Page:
One of the 16 Republicans accused of a “false elector” scheme in Michigan after the 2020 election indicated he was remorseful for his involvement, according to a New York Times report.
James Renner, 77, is the only one out of the 16 defendants to have his charges dropped after he and the office of Michigan Attorney General Dana Nessel (D) agreed to a cooperation deal in October.
The remaining 15 defendants pleaded not guilty in August to eight criminal counts alleging they signed false certificates in an attempt to shift the state’s Electoral College votes to former President Trump over now-President Biden.
According to a recording of Renner’s interview with the state attorney general’s office obtained by the New York Times, he told the office he realized he and the others allegedly involved acted improperly after looking at testimony from the House’s probe into the Jan. 6, 2021, Capitol attack.
“I can’t overemphasize how once I read the information in the J6 transcripts how upset I was that the legitimate process had not been followed,” Renner told the state’s attorney general’s office, according to the Times. “I felt that I had been walked into a situation that I shouldn’t have ever been involved in.”
Renner, a former state trooper and retired businessman, was put onto the roster of electors in December 2020 after being contacted by the head of Clinton County, Michigan’s, Republican Party when two others dropped out days before Dec. 14, 2020, the Times reported.
He hadn’t previously served as an elector, though he volunteered as a Republican Party activist in Clinton County, the Times added.
Renner told investigators he realized he “knew nothing about the electoral process,” when he arrived at the Dec. 14, 2020 meeting.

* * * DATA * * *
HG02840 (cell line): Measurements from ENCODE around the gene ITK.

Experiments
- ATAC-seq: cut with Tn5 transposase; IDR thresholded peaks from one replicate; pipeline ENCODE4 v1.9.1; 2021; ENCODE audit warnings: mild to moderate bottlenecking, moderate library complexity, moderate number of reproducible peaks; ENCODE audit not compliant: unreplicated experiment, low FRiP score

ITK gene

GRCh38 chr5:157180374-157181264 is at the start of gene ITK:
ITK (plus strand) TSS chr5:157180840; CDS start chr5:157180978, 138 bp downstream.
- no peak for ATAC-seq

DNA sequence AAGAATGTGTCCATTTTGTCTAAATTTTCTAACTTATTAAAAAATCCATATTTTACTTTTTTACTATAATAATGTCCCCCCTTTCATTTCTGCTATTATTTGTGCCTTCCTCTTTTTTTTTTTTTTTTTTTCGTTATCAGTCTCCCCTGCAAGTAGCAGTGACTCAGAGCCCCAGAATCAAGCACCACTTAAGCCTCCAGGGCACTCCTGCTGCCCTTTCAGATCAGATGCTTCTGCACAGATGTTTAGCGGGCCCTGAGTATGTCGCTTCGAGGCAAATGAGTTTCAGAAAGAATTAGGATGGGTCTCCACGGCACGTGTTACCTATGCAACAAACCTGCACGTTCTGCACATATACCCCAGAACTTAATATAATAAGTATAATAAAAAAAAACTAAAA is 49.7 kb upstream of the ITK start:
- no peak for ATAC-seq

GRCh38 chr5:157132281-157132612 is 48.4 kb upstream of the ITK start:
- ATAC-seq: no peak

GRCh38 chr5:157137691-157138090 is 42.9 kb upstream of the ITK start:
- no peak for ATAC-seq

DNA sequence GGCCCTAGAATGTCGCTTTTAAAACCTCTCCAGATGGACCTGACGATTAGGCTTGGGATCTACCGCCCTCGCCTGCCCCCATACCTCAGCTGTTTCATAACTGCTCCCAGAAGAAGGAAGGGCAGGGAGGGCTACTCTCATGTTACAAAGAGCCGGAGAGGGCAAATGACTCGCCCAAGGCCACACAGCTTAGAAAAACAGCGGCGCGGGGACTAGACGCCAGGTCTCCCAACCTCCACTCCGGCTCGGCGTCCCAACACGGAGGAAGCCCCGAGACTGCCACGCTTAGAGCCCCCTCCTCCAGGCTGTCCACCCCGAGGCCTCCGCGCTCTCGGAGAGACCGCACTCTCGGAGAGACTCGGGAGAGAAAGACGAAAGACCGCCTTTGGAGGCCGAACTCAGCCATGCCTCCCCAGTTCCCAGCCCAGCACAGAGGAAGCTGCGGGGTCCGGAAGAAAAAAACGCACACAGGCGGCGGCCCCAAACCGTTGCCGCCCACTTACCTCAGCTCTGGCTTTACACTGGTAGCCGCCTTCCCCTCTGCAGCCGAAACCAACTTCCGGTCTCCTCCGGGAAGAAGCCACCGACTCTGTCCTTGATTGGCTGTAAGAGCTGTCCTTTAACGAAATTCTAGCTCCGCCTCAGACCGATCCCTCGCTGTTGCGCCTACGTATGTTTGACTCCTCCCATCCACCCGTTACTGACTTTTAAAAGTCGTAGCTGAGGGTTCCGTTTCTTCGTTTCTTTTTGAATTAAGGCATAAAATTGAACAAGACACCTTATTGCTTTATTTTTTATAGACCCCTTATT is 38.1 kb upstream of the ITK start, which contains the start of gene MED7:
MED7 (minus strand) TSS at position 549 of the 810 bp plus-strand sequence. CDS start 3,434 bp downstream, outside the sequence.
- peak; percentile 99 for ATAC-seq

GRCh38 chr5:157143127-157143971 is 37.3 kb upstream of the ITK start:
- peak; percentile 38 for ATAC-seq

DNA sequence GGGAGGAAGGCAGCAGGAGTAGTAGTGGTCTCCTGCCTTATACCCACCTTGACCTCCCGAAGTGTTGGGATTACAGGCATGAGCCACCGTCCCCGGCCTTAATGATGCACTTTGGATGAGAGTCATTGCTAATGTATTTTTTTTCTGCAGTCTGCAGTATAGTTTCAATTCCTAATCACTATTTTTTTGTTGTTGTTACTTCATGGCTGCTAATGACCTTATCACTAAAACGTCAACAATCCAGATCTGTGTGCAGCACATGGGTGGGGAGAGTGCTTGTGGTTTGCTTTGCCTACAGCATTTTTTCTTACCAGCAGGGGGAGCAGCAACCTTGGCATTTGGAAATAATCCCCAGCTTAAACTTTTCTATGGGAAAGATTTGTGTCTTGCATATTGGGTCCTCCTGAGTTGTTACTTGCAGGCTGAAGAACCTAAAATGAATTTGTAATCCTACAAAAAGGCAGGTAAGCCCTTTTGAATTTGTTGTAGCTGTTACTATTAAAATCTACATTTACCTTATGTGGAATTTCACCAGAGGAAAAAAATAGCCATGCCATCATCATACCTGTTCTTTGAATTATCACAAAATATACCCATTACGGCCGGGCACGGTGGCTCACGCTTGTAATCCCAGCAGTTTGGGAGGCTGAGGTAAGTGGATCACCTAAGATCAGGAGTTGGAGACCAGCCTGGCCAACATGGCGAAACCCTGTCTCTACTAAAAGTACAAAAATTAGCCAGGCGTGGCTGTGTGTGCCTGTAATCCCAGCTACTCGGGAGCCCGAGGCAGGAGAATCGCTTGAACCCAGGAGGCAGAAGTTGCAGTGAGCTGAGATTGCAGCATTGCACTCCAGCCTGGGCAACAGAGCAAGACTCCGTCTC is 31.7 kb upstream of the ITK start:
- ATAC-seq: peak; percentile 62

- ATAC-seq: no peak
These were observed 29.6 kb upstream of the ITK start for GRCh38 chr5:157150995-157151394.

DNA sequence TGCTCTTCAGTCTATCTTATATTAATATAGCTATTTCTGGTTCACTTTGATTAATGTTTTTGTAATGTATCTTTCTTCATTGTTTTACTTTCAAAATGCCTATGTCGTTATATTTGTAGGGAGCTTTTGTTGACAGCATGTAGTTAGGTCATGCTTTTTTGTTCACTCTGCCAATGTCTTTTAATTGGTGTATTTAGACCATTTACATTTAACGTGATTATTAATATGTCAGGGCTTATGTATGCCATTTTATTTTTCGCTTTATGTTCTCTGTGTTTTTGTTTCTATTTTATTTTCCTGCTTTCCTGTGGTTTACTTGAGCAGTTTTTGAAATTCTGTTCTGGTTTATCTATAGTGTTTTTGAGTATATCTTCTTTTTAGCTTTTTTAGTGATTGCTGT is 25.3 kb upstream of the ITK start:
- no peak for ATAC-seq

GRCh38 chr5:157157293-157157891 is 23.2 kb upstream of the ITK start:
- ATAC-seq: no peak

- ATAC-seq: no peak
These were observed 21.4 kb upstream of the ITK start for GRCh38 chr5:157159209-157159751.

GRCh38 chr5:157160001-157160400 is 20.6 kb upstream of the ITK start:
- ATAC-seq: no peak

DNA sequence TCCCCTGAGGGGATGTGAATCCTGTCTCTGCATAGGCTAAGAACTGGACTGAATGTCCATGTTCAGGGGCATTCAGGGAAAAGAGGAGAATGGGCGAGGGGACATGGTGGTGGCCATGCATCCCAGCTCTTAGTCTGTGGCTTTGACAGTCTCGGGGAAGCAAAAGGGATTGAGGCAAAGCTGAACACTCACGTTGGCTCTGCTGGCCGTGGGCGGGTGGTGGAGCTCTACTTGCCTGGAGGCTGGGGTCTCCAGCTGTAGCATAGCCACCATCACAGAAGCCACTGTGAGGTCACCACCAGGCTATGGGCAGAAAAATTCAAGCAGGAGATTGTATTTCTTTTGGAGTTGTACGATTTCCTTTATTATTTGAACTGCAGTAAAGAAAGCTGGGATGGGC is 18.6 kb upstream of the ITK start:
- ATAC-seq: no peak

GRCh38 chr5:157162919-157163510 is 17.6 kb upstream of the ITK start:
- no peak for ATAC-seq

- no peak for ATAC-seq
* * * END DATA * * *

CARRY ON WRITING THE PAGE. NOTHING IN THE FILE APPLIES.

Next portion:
“I was accepting the individuals that were in authority” knew “what they were talking about,” he reportedly said in the interview.
Renner said it was not until he reviewed House transcripts and information on the official procedure for electors when he “realized that, hold it, there is an official state authorized process for this,” and that what happened “was not legitimate.”
“I had never been an elector, I had never discussed it with anybody,” Renner said. “I was used to a much more informal process at the county level. And so that’s when I became suspicious of what had gone on.”
Renner told investigators he is “very upset,” and that he felt “betrayed is an understatement. That’s all I can say,” according to the Times report.
The Hill reached out to the Michigan Attorney General’s Office for further comment.
Michigan’s Republican national committeewoman, Kathy Berden, is among the defendants, some of whom have claimed they were not aware of what they were signing. Others said they believed signing the certification was in case a future court reversed the decision.
Special counsel Jack Smith referenced this fake elector scheme in the Department of Justice’s indictment of Trump in August over his attempts to remain in power after losing the 2020 election.
Smith alleged Trump’s team attempted to persuade GOP electors to sign their names on an alternative certificate to make a “fake controversy” that would provide grounds for then-Vice President Mike Pence to throw out the electoral votes during the certification of results on Jan. 6, 2021. Pence did not agree to the plan.
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